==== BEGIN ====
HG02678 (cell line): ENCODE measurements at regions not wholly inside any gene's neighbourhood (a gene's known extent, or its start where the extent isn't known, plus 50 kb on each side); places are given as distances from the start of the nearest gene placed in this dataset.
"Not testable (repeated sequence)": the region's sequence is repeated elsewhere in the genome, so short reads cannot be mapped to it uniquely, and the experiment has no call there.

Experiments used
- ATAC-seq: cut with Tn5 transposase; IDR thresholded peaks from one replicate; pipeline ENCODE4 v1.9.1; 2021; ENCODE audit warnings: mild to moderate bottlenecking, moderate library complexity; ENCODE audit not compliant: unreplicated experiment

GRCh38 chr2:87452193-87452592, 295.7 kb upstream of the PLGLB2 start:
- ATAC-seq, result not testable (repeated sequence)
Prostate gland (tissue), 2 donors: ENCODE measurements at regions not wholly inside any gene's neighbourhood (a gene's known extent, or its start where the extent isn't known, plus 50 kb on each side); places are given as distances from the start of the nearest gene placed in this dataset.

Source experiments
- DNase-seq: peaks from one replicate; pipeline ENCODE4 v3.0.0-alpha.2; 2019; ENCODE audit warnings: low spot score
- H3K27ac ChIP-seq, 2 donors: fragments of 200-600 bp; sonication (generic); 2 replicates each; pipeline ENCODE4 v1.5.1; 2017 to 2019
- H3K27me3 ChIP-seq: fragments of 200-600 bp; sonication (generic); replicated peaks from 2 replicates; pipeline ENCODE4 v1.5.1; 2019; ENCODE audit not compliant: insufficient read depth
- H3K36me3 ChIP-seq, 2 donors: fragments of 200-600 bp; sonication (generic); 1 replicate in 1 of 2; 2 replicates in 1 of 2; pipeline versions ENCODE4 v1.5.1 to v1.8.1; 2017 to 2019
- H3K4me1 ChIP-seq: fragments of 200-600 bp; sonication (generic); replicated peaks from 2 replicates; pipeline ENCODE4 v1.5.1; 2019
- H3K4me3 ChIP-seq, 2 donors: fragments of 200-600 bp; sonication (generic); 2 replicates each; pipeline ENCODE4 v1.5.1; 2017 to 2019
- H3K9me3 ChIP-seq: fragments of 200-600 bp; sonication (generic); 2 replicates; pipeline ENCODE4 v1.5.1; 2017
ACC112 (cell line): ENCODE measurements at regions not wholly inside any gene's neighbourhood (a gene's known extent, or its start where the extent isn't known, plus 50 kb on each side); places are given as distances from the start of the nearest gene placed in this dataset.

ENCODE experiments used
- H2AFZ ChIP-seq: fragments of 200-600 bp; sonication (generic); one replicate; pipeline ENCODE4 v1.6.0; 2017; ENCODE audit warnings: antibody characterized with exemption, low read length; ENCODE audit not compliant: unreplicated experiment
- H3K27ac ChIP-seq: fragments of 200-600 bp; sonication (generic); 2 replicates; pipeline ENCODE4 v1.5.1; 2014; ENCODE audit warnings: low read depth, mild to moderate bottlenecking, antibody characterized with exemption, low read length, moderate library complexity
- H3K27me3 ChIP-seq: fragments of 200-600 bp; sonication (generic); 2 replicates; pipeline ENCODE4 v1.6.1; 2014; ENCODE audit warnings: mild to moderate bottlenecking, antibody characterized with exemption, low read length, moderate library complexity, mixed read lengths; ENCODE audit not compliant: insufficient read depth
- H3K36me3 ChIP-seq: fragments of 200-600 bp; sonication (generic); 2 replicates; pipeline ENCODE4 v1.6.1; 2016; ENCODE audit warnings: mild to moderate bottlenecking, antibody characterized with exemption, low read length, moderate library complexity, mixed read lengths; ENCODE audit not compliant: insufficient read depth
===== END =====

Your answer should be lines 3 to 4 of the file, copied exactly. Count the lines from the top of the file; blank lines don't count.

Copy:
Experiments used
- ATAC-seq: cut with Tn5 transposase; IDR thresholded peaks from one replicate; pipeline ENCODE4 v1.9.1; 2021; ENCODE audit warnings: mild to moderate bottlenecking, moderate library complexity; ENCODE audit not compliant: unreplicated experiment